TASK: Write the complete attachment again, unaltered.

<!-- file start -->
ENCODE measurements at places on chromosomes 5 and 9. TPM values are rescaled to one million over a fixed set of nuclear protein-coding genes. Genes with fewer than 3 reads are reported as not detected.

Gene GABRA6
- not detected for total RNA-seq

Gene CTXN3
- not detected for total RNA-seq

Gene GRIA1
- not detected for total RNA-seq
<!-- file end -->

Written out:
ENCODE measurements at places on chromosomes 5 and 9. TPM values are rescaled to one million over a fixed set of nuclear protein-coding genes. Genes with fewer than 3 reads are reported as not detected.

Gene GABRA6
- not detected for total RNA-seq

Gene CTXN3
- not detected for total RNA-seq

Gene GRIA1
- not detected for total RNA-seq